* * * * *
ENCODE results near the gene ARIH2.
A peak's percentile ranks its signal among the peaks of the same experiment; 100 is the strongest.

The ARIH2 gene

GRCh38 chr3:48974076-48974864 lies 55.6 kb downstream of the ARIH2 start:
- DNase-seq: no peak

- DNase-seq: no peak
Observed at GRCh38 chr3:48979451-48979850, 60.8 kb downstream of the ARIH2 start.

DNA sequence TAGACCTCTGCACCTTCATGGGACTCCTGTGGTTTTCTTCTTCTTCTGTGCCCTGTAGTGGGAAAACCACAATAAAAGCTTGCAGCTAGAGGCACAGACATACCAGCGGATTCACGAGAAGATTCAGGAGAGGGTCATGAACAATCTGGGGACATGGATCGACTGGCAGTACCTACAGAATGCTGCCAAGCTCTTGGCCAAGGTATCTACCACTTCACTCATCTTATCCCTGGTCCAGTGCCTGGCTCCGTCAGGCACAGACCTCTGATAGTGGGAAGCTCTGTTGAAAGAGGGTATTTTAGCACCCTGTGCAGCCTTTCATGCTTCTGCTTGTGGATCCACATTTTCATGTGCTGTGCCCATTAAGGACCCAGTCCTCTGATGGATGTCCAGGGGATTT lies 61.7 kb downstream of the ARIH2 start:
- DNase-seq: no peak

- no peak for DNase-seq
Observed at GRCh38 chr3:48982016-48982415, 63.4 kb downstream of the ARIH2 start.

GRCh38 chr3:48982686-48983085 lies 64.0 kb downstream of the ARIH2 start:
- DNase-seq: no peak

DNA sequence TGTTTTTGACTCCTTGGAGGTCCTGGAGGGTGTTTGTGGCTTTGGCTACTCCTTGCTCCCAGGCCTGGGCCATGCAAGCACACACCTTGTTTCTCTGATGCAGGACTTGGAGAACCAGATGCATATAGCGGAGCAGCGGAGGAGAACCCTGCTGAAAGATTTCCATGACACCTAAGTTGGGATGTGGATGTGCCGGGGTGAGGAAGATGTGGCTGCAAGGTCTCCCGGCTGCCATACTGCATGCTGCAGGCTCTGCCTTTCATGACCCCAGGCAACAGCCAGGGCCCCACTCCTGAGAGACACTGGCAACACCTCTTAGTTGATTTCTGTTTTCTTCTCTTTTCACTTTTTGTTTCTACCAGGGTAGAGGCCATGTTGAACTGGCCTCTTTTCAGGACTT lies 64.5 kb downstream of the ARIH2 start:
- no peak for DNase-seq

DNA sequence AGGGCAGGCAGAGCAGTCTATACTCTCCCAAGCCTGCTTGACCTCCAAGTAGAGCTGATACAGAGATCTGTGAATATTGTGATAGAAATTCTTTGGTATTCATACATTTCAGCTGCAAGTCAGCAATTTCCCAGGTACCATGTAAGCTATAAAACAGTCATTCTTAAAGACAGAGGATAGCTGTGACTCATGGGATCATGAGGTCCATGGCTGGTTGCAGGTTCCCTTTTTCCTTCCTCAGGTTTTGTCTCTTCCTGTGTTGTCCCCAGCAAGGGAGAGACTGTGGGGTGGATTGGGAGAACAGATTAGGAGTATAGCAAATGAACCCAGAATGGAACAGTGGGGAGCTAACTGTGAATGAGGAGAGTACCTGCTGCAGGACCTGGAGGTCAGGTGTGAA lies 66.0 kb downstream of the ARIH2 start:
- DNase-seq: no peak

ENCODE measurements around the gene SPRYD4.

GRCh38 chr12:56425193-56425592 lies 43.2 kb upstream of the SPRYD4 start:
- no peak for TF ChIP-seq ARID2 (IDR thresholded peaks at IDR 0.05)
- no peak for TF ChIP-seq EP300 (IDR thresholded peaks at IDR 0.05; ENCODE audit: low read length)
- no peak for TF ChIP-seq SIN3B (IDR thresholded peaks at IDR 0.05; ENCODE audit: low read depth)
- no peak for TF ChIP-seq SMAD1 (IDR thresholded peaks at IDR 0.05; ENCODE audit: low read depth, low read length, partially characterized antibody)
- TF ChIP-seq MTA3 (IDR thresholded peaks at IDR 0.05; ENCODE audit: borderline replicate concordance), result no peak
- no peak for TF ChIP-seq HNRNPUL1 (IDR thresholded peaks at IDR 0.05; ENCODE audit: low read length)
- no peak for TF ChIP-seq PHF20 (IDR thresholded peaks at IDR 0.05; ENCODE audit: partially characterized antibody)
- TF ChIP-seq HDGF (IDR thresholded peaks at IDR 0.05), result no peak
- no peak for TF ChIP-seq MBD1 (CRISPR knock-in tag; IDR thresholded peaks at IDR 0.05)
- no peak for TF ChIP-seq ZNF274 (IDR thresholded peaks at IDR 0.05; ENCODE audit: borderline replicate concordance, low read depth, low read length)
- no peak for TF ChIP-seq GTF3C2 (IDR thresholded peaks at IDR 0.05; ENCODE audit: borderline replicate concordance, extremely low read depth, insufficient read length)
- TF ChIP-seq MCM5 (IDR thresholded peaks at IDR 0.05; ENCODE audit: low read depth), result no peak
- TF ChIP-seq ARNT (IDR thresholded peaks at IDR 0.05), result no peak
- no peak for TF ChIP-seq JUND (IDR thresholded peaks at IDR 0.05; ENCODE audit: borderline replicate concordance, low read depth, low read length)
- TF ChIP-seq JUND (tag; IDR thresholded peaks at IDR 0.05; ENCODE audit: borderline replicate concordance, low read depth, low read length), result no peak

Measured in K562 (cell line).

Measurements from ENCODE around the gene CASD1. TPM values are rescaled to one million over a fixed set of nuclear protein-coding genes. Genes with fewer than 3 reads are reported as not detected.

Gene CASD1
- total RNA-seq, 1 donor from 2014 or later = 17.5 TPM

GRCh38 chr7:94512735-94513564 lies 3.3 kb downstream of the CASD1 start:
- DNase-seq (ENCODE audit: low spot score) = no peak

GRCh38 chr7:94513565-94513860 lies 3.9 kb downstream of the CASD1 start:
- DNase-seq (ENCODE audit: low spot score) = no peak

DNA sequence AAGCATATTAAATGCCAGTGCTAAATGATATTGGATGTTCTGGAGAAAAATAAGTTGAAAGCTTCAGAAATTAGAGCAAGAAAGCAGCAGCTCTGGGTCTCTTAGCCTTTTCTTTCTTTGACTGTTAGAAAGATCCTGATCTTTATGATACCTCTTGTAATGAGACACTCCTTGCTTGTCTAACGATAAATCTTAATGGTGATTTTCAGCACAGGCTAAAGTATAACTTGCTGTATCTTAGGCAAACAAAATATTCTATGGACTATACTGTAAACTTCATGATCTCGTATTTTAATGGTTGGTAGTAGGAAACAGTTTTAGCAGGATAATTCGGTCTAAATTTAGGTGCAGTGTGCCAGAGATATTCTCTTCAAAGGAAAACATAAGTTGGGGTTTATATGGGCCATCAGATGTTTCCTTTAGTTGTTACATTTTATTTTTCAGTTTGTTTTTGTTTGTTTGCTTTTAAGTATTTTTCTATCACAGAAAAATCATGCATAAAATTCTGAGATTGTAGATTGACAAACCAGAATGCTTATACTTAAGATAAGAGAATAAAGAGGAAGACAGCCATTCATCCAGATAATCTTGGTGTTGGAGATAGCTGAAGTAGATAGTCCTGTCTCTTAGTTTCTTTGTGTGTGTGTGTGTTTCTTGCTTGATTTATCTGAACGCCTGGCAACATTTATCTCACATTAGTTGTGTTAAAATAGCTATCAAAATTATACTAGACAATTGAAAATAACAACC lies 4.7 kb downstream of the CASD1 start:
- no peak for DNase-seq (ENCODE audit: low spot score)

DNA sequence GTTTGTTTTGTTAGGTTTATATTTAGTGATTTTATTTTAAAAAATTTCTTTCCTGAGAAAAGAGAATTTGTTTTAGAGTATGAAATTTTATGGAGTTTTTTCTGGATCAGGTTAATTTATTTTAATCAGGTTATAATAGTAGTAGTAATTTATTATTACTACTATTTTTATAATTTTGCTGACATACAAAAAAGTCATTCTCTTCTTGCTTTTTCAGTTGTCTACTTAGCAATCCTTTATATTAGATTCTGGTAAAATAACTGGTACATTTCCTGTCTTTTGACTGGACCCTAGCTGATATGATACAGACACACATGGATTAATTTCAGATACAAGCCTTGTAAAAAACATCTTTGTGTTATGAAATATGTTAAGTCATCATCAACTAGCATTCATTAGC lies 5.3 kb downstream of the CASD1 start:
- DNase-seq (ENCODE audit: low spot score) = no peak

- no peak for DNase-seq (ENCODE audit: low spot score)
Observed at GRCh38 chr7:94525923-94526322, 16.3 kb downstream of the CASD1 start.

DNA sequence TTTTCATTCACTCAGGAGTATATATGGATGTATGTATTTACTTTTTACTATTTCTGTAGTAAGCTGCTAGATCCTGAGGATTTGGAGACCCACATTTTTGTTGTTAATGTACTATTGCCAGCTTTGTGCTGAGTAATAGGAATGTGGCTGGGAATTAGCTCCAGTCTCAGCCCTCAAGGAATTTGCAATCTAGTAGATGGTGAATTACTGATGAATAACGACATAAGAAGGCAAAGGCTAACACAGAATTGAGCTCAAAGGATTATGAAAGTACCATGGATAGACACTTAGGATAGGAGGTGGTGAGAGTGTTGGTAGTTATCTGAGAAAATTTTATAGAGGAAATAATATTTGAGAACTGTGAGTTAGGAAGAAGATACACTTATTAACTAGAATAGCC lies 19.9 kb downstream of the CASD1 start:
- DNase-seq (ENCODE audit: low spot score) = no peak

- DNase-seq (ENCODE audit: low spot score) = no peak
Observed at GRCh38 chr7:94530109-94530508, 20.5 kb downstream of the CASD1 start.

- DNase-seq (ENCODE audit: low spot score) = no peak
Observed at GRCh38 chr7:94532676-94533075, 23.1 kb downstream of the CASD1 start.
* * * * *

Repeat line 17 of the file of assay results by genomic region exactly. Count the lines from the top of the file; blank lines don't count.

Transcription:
- DNase-seq: no peak